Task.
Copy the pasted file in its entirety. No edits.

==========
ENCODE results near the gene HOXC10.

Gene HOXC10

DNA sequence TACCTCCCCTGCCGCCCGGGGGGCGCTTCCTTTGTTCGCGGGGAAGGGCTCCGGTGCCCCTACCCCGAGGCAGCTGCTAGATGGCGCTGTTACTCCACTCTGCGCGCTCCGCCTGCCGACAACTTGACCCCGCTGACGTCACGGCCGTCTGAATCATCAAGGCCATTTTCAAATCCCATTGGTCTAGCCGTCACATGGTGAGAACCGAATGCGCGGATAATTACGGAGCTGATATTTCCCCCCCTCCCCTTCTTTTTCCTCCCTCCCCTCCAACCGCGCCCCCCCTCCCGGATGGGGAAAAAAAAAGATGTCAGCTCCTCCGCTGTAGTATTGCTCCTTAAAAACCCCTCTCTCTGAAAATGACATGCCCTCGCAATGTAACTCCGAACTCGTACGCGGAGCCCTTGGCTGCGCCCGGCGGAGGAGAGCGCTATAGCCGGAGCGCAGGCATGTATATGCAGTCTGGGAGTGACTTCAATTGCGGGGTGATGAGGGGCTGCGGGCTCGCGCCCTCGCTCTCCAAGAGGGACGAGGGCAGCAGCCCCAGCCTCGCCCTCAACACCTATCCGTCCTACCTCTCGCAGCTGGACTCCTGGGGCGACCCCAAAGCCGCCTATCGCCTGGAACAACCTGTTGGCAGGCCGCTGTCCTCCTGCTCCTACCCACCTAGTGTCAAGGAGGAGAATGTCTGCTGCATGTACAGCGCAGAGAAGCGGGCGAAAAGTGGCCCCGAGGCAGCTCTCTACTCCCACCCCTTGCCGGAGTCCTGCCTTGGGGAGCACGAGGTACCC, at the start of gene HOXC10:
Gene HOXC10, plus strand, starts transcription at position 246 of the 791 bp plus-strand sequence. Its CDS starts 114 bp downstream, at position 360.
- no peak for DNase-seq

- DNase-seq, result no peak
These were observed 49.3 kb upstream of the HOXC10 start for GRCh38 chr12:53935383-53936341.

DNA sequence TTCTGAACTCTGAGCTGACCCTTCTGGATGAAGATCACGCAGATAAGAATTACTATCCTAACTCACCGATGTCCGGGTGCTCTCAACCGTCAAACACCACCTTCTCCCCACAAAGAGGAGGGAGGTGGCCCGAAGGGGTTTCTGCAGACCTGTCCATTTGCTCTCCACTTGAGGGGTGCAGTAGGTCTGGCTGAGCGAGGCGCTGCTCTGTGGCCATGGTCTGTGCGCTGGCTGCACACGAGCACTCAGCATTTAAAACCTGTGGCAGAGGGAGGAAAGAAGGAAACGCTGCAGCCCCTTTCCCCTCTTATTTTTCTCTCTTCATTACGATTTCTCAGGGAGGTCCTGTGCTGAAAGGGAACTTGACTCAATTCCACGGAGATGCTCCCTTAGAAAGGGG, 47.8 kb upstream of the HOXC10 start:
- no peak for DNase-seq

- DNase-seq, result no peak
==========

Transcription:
ENCODE results near the gene HOXC10.

Gene HOXC10

DNA sequence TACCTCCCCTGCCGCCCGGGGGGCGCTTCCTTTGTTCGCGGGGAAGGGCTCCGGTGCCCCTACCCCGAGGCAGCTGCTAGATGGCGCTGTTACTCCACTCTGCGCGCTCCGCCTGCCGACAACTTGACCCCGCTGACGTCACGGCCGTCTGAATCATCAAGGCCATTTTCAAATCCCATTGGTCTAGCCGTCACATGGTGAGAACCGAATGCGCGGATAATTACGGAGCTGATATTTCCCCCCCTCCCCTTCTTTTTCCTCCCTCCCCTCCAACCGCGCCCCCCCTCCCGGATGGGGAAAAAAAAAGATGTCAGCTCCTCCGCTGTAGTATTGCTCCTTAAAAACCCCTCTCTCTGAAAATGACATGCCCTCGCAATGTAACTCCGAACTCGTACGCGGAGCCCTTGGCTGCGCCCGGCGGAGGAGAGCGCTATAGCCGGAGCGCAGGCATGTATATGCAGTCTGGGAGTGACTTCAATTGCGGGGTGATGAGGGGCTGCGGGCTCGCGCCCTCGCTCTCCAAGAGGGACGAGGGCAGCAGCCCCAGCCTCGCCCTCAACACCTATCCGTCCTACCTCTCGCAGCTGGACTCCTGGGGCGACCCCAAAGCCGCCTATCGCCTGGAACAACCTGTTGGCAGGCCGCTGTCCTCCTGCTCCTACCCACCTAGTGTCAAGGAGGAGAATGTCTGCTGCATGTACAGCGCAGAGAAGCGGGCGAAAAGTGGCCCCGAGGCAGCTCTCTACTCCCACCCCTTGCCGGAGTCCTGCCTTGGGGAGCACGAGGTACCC, at the start of gene HOXC10:
Gene HOXC10, plus strand, starts transcription at position 246 of the 791 bp plus-strand sequence. Its CDS starts 114 bp downstream, at position 360.
- no peak for DNase-seq

- DNase-seq, result no peak
These were observed 49.3 kb upstream of the HOXC10 start for GRCh38 chr12:53935383-53936341.

DNA sequence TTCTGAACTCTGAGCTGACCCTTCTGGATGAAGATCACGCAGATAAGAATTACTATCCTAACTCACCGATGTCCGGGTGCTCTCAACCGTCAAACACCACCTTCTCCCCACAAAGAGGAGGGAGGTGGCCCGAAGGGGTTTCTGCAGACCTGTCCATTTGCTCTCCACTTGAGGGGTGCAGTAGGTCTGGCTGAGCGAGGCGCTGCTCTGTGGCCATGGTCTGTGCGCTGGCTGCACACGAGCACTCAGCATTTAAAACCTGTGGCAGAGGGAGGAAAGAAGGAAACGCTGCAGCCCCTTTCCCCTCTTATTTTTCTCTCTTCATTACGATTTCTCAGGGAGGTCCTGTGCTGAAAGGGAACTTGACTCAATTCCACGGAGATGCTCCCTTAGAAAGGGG, 47.8 kb upstream of the HOXC10 start:
- no peak for DNase-seq

- DNase-seq, result no peak